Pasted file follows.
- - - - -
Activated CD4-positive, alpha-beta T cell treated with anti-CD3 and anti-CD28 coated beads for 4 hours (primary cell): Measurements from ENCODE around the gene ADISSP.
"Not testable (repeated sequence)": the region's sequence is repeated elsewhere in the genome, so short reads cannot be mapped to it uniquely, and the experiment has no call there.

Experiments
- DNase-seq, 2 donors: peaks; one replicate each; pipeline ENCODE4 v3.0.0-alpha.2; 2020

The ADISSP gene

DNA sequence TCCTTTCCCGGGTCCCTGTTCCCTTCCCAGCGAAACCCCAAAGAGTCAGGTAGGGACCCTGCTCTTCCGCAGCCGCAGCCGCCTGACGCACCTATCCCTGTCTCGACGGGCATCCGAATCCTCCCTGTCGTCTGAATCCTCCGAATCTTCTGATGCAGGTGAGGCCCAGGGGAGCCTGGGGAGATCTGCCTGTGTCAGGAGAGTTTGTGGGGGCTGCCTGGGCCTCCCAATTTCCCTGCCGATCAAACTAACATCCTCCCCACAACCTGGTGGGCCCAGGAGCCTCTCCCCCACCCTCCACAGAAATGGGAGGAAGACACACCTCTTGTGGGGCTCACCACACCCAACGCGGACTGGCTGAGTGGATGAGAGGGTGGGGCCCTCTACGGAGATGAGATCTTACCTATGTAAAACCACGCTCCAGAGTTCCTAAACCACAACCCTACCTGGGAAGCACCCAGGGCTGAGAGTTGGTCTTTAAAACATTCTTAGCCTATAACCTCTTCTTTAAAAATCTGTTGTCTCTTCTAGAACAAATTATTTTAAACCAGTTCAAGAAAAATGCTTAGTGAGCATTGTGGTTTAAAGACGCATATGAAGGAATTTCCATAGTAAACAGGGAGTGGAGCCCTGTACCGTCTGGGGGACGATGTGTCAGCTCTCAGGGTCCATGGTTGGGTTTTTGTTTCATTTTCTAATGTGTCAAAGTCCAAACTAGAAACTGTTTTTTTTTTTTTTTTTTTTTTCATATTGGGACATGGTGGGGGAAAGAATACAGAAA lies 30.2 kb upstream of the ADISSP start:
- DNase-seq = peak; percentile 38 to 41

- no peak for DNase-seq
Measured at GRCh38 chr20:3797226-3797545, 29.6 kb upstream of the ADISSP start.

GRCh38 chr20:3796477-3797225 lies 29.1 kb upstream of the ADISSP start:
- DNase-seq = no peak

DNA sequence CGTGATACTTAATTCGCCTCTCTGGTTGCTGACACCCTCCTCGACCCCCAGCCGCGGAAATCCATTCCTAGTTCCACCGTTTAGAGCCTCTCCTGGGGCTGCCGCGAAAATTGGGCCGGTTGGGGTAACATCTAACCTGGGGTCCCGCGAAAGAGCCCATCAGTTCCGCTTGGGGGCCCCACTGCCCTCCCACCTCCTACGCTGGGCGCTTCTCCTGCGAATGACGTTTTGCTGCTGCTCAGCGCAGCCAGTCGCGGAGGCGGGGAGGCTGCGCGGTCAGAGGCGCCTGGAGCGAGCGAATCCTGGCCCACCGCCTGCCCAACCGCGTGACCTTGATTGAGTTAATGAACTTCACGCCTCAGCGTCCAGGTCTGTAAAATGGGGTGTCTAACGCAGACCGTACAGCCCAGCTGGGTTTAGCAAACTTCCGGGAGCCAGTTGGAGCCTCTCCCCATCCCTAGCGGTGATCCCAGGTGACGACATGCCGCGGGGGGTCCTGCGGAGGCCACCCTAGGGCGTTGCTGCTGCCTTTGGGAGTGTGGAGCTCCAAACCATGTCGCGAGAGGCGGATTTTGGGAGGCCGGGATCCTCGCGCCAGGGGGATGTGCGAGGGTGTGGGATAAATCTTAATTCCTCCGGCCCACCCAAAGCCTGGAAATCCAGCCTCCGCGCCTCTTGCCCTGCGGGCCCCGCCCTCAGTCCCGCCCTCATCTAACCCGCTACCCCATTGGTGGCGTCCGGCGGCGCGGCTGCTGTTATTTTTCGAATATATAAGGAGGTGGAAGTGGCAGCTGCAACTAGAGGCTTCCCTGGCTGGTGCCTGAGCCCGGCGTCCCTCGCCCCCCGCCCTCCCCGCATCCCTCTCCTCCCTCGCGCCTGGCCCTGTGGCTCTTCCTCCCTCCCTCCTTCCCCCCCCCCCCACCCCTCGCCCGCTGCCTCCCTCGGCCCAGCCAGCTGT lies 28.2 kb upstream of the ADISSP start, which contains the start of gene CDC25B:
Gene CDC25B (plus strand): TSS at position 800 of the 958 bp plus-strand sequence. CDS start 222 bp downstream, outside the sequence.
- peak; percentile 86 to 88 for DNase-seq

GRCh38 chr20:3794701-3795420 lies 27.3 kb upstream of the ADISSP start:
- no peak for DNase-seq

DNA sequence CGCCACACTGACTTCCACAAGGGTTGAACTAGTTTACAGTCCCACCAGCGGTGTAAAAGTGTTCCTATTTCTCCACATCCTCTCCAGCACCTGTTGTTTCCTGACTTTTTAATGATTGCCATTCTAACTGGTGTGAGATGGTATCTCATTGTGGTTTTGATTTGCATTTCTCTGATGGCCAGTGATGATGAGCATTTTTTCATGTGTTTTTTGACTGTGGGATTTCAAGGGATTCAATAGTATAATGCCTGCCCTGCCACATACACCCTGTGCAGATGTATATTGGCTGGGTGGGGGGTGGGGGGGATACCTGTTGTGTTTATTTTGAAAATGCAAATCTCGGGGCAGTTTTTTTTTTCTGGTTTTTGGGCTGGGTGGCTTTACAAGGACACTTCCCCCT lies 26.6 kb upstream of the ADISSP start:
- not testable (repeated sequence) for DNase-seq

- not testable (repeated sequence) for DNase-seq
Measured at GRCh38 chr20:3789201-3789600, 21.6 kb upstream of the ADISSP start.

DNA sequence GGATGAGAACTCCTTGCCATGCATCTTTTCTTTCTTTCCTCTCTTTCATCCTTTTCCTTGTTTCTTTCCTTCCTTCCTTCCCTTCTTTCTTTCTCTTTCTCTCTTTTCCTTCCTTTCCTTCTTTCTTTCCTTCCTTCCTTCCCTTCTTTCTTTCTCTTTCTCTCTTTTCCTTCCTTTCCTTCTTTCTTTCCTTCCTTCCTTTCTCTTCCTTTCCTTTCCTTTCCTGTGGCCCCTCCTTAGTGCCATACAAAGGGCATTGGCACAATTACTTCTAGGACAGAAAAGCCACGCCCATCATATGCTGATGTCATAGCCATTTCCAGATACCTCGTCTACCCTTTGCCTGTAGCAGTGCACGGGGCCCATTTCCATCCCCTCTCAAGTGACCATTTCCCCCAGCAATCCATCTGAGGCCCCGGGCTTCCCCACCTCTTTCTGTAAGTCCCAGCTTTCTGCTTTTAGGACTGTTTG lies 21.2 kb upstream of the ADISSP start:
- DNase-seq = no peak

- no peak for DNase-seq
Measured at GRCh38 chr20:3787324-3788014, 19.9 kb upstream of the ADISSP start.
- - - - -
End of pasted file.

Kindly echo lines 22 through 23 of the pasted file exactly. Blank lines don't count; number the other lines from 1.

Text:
- DNase-seq = no peak

- no peak for DNase-seq